But still there was that little voice in the back of my head that kept telling me to talk to you, ask if you were okay, grab your hands and push back those long sleeves that were the only barrier between me and the awful truth. I never could though. I was too scared. Too selfish.


And then came the day when we both had to stop pretending nothing was wrong. It was a Saturday, late afternoon. It was bright, so we both had our sunglasses on. We sat on the end of the pier, dangling our bare feet over the edge. We were sharing a bucket of hot chips dripping in tomato sauce. I remember you trying to squeeze the sauce out of the container into our bucket, but missing and squirting it all over the shoes of this guy standing behind you. He was so mad, and we were laughing so hard as you apologised over and over. Now all the chips were almost gone, and we could see a big pool of tomato sauce sitting in the bottom of the bucket.

"Look, a balloon!" you cried. I looked where you were pointing at a rapidly ascending yellow balloon above the water. "Wouldn't it be nice to do that?" you asked dreamily. "Just be let go and float off, free to go as far away as you like. To be able to drift and look down on everyone you know as you leave them behind. To escape."

"Yeah," I said, slightly put off by the tone you used, "except for the fact that when they get to a certain height the pressure becomes too much and they pop. And most don't even make it that far – they run into things and are popped that way instead."

"Well, maybe that's inevitable. Breaking free and escaping is the easy part. It's the pressure and the obstacles that get you. And no matter what happens, you end up dead anyway. Popped, I mean. The balloon ends up popped anyway." You drew your gaze away from the balloon to a young family sitting near us.

"We're thinking too much," I informed you. I was scared of where the conversation was going. "How about a game of truce?"

"We know everything about each other though," you sighed.

That statement seemed so insignificant, and yet when you said it I sighed with relief. We knew everything about each other. We told each other absolutely everything, secrets we wouldn't trust anyone else in the world with. You would have told me if you had done something… "Actually -" Wouldn't you? "- Kate, Can I tell you something?"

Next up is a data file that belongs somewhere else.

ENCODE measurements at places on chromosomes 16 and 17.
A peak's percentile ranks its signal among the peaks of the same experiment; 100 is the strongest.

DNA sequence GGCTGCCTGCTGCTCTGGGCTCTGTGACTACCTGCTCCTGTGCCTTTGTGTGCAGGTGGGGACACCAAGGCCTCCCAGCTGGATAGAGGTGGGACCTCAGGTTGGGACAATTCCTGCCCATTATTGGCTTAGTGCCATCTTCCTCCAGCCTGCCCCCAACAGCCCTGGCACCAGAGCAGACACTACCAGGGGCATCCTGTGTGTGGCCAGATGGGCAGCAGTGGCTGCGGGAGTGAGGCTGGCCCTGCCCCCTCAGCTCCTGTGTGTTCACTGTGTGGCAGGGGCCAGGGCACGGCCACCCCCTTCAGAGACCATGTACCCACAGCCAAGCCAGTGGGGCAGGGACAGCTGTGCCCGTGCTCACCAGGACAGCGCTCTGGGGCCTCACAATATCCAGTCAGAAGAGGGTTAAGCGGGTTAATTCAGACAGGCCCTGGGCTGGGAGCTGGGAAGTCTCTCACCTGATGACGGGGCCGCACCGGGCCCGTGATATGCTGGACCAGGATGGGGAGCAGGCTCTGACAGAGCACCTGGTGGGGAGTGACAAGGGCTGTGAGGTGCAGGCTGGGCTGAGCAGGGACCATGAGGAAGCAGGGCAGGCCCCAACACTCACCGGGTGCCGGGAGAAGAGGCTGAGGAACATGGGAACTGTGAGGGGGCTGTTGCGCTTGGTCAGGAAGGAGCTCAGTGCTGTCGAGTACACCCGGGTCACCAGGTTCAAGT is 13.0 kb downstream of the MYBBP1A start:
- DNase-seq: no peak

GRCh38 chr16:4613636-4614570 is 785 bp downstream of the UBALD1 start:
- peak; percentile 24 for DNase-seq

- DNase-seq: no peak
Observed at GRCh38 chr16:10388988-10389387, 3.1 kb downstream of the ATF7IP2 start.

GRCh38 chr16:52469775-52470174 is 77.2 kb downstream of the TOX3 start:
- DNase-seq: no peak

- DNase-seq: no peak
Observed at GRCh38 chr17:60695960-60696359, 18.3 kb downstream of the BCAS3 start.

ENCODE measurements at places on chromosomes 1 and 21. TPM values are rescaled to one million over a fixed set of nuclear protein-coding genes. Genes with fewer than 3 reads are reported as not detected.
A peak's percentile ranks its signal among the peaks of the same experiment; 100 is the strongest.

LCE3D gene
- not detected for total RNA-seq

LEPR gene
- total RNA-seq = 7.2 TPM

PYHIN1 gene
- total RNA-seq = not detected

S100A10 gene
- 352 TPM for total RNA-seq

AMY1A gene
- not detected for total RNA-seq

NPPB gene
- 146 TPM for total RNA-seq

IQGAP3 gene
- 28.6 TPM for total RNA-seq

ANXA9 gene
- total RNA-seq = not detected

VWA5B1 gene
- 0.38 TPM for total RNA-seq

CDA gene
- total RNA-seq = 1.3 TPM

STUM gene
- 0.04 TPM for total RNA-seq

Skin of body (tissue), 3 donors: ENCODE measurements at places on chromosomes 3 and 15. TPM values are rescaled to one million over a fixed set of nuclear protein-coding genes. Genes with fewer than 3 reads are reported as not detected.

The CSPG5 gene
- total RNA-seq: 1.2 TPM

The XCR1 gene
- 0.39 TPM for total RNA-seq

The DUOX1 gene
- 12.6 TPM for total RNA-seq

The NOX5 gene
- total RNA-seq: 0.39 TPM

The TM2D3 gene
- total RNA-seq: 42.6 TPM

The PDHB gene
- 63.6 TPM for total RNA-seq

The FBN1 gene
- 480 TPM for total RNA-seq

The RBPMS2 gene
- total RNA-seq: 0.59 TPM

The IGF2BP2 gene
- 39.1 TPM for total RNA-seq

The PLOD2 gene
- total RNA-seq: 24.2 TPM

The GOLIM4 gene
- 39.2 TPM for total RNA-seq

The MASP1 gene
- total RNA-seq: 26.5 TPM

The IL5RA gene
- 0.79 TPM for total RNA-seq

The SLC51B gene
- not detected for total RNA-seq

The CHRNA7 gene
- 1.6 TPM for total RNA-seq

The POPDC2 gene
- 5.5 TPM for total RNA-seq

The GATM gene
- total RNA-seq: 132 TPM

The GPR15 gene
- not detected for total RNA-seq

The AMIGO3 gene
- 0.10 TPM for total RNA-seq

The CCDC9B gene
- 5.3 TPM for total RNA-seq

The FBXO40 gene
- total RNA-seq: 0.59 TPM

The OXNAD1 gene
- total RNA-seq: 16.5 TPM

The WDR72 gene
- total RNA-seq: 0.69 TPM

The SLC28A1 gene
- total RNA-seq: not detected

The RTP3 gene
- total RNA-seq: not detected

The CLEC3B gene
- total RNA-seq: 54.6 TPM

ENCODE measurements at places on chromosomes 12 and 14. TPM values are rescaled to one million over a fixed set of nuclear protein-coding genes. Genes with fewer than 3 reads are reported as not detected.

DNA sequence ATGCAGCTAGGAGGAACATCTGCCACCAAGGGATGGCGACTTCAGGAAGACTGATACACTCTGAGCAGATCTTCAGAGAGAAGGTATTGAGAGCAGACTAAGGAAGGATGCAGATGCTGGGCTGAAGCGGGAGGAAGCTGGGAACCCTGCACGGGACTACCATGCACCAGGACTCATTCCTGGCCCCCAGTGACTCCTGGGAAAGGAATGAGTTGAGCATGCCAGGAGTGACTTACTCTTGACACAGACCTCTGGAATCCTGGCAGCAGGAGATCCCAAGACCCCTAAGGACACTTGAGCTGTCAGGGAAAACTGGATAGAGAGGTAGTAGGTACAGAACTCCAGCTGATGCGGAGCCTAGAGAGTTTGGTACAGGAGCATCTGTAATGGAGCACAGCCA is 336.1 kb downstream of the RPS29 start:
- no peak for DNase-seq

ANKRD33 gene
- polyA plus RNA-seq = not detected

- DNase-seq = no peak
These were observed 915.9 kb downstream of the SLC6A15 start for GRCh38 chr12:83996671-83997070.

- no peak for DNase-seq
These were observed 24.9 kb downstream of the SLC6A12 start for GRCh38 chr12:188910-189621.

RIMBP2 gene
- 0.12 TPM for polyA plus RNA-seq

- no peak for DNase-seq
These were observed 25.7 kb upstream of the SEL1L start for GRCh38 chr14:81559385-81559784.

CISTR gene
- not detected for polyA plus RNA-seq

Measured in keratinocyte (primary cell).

The word 'anything' weighed heavily on my tongue, but refused to be spoken. That would have been a lie. If you could tell me anything you would told me that you were sad, you would have said something before it got this bad…

"I – I, uh, well…" I don't know if you were doing it consciously or not, but as you stuttered and stumbled over your words, your left hand was tracing over your right sleeve in a horizontal pattern. I had been watching too closely.

"Oh, baby, what have you done?" I didn't mean to say it like that. So quietly, so heartbrokenly. I did though. And you heard me clearly. You heard every crack in my voice fill with dread as the sentence trailed off into silence.

You lifted your arm towards me and pulled back your sleeve, revealing a set of red cuts etched on the inside of your wrist. My breath caught in my throat, and my heart slowed. A disturbing urge to reach out and trace my fingers over the impurities on your light brown skin gripped me, but I restrained myself. I was too scared to feel the grooves, the rough edges that stood out so starkly.

One thought kept circling round and round my head – 'She didn't tell me'.

"It doesn't hurt." You spoke quietly, in a tone that made me think you were trying to convince yourself along with me. You pushed down your sleeve and shoved your hands in your pockets, looking out to sea. I could tell you felt extremely vulnerable after revealing such a personal thing, such a weakness. "At least, it hurts less than everything else."

I turned to stare at you. 'Everything else.' Was I included in that? Had I helped push you to the point where you thought this was the best way?

As if you had read my mind, which I thought you did sometimes, you said to me, "I know there are better ways of coping, but I also know that I'm not killing myself. I know what I'm doing, and this works for me."

"But I know you," I told you, shaking my head. "I know you, and I know that when you find a way to deal with things, you wear it out, fast. Soon this isn't going be enough. This is going to stop working for you, and you're going to cut deeper, and vertically."

You didn't look at me. "I won't let it get that bad."

"You don't know that."